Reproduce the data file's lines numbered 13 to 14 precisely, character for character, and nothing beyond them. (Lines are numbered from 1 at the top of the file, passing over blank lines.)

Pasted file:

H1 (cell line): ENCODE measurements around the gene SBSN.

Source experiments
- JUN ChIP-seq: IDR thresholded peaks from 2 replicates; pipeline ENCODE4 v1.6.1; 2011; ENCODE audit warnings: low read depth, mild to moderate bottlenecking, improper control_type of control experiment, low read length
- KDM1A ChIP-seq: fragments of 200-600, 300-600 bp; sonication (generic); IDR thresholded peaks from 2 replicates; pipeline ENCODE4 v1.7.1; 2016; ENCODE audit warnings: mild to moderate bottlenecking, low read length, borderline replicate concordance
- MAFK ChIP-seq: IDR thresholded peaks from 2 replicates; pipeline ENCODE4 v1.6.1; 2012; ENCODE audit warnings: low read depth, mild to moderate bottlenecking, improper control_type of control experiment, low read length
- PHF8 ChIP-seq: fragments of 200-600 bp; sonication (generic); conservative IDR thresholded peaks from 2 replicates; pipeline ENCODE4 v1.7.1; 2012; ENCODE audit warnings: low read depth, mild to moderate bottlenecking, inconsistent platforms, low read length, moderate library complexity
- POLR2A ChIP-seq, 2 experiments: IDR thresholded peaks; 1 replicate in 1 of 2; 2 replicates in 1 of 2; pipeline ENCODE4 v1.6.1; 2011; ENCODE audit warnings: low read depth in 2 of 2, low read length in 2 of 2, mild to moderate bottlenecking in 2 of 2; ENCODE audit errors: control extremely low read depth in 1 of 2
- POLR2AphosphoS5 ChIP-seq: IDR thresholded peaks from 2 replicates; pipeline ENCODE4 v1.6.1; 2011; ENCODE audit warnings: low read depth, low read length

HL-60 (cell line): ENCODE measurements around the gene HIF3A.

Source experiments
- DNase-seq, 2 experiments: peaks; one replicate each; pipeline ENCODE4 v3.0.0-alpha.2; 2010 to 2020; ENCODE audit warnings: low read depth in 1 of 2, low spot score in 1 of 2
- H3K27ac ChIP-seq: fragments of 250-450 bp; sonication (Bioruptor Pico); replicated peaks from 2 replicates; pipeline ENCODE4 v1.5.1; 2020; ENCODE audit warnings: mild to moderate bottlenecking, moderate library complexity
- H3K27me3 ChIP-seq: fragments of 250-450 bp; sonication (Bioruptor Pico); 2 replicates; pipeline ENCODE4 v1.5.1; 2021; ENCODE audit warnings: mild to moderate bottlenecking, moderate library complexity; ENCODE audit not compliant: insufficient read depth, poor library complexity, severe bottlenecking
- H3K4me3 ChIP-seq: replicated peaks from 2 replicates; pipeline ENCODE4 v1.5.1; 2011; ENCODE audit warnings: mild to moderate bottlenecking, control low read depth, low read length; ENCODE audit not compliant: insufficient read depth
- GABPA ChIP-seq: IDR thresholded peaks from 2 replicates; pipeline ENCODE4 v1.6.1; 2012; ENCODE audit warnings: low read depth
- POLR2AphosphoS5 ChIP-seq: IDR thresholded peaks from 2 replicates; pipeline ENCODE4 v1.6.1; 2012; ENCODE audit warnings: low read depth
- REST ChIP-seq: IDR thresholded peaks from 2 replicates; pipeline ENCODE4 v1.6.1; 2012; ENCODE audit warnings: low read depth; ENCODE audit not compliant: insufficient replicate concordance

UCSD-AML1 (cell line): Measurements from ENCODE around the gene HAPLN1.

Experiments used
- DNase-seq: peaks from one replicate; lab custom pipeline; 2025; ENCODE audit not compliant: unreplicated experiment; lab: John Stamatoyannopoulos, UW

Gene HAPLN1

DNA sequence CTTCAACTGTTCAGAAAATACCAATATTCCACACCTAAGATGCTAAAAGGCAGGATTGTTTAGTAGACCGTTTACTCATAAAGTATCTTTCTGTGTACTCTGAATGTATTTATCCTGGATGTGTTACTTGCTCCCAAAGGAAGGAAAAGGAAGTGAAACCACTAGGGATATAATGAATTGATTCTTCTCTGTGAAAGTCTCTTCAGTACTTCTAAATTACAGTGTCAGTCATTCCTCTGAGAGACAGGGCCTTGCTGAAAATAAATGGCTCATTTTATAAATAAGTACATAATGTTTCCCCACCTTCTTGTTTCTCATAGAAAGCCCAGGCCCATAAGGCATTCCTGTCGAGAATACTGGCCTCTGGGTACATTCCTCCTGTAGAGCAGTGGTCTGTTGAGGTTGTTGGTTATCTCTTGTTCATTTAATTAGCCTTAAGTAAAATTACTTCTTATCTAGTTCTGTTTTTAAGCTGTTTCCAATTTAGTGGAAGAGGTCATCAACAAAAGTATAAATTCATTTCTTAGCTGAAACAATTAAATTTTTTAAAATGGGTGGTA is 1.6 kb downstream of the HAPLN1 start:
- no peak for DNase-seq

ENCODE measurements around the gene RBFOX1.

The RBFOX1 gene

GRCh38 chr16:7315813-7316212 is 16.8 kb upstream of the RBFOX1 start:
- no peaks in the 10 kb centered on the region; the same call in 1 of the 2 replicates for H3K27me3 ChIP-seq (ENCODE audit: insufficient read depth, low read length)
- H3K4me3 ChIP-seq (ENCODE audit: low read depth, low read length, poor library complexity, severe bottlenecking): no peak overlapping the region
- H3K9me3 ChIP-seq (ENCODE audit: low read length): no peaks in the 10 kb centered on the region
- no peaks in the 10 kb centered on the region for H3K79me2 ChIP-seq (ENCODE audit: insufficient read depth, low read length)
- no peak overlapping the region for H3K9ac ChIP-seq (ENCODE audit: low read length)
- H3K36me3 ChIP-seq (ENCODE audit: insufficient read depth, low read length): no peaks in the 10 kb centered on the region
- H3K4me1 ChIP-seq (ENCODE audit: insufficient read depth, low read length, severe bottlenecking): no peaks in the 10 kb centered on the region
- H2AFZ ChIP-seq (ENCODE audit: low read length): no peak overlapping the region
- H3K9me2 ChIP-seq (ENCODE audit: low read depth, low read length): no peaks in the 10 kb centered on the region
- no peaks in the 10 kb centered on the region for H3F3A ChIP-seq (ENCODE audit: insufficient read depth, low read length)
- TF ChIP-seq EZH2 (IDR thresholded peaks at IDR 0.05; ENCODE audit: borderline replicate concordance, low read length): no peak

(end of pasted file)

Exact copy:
- H3K27me3 ChIP-seq: fragments of 250-450 bp; sonication (Bioruptor Pico); 2 replicates; pipeline ENCODE4 v1.5.1; 2021; ENCODE audit warnings: mild to moderate bottlenecking, moderate library complexity; ENCODE audit not compliant: insufficient read depth, poor library complexity, severe bottlenecking
- H3K4me3 ChIP-seq: replicated peaks from 2 replicates; pipeline ENCODE4 v1.5.1; 2011; ENCODE audit warnings: mild to moderate bottlenecking, control low read depth, low read length; ENCODE audit not compliant: insufficient read depth